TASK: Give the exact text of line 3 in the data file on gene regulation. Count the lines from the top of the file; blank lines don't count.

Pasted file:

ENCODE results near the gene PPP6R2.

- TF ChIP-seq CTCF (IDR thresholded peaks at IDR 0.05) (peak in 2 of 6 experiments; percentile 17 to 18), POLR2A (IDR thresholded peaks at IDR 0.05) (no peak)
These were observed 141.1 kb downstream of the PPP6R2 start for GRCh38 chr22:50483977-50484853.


These were observed 141.1 kb downstream of the PPP6R2 start for GRCh38 chr22:50483977-50484853.